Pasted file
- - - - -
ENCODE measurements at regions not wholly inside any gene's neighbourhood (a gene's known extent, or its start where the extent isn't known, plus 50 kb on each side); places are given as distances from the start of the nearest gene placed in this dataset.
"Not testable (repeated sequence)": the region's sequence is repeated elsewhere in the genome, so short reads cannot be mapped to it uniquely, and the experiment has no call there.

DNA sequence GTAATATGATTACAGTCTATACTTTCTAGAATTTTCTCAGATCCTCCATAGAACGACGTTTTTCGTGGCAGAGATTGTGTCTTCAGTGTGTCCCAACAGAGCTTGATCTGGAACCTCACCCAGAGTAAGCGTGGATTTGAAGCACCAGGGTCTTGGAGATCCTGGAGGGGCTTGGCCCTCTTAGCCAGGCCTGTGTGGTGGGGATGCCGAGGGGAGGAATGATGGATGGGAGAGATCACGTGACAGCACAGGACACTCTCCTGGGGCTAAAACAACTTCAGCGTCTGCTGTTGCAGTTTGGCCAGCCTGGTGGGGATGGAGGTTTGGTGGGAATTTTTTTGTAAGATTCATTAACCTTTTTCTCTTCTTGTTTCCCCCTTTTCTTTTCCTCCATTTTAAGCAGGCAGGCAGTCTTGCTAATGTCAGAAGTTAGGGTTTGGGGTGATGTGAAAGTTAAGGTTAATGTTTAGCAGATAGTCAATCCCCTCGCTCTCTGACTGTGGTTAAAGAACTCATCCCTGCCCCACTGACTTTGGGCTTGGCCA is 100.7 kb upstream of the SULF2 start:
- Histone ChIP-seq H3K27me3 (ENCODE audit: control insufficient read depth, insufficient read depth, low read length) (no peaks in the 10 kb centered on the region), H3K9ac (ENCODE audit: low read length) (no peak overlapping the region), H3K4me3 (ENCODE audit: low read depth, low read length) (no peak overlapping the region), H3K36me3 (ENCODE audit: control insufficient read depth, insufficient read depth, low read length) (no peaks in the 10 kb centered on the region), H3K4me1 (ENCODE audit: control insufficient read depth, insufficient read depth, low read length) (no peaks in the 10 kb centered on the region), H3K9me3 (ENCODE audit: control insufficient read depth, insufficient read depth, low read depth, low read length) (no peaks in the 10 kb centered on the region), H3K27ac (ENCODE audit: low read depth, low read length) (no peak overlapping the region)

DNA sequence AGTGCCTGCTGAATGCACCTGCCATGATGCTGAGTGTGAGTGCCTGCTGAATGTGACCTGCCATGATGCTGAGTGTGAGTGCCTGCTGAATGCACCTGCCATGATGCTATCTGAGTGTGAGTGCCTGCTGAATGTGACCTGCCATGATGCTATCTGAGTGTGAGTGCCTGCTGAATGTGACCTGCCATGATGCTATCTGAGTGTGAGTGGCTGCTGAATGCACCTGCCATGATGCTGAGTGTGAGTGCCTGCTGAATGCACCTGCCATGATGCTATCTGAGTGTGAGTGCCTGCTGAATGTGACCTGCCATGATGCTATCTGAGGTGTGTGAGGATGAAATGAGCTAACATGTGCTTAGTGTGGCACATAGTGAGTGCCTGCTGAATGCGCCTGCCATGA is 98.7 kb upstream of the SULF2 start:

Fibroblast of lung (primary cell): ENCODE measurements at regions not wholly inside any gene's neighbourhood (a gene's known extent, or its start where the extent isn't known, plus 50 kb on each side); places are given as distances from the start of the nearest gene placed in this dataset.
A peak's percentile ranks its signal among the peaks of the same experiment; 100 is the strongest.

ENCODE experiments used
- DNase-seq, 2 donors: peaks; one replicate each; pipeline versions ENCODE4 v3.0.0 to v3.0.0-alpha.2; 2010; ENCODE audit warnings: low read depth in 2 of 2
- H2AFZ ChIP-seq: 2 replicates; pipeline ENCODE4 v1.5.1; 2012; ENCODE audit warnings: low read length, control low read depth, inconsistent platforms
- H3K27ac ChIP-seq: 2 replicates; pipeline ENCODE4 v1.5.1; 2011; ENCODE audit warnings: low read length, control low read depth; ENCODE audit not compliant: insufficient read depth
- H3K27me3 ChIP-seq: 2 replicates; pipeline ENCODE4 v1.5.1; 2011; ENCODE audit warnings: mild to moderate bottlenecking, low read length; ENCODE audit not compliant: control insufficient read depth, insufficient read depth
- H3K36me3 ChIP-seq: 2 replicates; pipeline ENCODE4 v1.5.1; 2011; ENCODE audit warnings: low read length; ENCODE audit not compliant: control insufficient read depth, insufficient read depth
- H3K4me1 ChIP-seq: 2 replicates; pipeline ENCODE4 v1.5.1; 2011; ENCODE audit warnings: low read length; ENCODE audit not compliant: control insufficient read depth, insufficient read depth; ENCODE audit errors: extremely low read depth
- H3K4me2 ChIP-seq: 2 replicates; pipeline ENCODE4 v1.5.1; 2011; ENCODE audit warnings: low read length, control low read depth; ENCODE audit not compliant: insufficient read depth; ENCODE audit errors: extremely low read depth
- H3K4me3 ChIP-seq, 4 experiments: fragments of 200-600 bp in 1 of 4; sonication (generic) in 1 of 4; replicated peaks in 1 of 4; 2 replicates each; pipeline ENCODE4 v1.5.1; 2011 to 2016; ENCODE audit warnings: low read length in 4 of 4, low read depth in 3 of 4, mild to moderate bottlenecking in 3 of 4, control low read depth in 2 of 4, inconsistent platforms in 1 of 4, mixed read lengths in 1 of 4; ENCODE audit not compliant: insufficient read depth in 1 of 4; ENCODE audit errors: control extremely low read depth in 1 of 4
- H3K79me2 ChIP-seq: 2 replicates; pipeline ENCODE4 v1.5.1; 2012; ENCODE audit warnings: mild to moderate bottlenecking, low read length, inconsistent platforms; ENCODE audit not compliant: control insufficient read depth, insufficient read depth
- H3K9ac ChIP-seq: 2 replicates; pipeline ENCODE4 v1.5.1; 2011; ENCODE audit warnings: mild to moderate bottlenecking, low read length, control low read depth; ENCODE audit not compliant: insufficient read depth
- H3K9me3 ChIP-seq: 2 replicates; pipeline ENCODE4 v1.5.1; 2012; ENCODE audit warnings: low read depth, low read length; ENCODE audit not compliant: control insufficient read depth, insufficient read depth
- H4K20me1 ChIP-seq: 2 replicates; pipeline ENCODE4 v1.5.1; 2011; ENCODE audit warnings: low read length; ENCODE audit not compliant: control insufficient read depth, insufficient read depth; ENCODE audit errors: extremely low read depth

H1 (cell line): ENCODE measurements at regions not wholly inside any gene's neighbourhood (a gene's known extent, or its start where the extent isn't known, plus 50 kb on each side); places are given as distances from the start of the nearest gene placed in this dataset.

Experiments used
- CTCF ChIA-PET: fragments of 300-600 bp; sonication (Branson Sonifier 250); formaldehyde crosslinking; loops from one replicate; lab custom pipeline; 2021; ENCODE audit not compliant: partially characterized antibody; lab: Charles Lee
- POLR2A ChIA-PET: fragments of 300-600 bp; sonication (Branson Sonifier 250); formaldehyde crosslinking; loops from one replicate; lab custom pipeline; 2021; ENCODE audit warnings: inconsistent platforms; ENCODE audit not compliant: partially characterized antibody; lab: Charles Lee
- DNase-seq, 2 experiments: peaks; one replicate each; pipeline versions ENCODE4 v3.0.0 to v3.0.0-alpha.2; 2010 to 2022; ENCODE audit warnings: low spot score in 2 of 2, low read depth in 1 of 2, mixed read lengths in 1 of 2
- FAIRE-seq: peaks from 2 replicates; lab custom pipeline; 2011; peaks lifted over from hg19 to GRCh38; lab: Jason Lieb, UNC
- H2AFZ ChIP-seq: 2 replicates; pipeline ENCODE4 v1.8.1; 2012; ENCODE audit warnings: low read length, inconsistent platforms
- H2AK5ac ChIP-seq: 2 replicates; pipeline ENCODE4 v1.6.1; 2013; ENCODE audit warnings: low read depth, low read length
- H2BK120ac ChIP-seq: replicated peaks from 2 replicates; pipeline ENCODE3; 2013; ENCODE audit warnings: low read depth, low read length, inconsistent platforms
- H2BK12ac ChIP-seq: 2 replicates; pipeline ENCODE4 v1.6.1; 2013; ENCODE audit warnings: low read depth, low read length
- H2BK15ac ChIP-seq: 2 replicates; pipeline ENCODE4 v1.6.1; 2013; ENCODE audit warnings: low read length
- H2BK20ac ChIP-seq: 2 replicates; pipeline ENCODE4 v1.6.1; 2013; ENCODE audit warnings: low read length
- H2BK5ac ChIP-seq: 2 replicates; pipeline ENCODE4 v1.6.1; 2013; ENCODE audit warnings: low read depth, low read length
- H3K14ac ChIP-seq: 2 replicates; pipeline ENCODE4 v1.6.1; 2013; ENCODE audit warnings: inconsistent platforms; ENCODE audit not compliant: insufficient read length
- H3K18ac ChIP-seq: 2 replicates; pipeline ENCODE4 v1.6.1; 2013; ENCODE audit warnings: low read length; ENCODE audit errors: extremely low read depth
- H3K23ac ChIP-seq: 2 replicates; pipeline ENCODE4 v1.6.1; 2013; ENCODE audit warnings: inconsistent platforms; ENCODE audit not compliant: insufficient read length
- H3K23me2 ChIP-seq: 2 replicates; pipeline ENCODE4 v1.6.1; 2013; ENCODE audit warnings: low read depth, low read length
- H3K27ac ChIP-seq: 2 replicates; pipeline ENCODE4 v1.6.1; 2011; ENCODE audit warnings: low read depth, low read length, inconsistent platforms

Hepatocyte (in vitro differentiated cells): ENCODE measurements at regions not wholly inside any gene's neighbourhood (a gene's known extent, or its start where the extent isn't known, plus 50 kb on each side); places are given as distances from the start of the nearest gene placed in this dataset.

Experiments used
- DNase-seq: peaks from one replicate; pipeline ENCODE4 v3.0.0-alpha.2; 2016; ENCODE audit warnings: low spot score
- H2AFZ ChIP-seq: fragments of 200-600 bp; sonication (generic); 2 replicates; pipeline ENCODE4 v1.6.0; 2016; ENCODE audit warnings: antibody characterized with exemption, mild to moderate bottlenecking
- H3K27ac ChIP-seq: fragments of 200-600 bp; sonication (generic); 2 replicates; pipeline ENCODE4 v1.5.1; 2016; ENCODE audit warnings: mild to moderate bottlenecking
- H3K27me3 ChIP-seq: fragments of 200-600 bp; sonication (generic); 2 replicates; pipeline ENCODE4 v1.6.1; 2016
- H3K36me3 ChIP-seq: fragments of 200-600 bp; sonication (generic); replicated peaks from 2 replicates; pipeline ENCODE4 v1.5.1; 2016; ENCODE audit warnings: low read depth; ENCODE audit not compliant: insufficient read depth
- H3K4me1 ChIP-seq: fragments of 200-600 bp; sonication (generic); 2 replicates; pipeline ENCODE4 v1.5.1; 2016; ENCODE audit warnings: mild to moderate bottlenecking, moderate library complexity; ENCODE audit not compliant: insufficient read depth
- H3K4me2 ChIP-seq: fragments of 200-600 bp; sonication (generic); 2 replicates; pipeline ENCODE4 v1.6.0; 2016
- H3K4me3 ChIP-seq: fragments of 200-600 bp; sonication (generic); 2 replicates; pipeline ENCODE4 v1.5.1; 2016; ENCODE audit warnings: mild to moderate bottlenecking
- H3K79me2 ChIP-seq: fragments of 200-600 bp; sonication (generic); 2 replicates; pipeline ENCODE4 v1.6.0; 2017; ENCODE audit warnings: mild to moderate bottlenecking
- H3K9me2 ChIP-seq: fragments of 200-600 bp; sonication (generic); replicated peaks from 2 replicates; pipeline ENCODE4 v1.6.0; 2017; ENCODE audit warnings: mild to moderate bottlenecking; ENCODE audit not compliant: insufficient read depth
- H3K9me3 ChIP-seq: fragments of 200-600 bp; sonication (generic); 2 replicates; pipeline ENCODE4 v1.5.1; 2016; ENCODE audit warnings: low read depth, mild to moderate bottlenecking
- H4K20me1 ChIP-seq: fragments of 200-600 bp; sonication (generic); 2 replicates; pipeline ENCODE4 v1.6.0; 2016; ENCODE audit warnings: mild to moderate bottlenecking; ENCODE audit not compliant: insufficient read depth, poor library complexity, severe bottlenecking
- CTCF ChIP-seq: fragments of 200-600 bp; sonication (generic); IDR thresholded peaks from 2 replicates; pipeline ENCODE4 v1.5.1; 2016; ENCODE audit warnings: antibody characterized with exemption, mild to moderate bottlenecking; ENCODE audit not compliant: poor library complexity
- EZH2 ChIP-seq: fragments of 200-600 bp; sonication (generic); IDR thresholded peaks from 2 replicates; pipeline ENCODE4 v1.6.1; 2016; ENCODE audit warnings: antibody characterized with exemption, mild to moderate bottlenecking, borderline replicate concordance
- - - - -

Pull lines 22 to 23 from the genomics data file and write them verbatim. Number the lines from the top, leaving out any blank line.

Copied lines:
Experiments used
- CTCF ChIA-PET: fragments of 300-600 bp; sonication (Branson Sonifier 250); formaldehyde crosslinking; loops from one replicate; lab custom pipeline; 2021; ENCODE audit not compliant: partially characterized antibody; lab: Charles Lee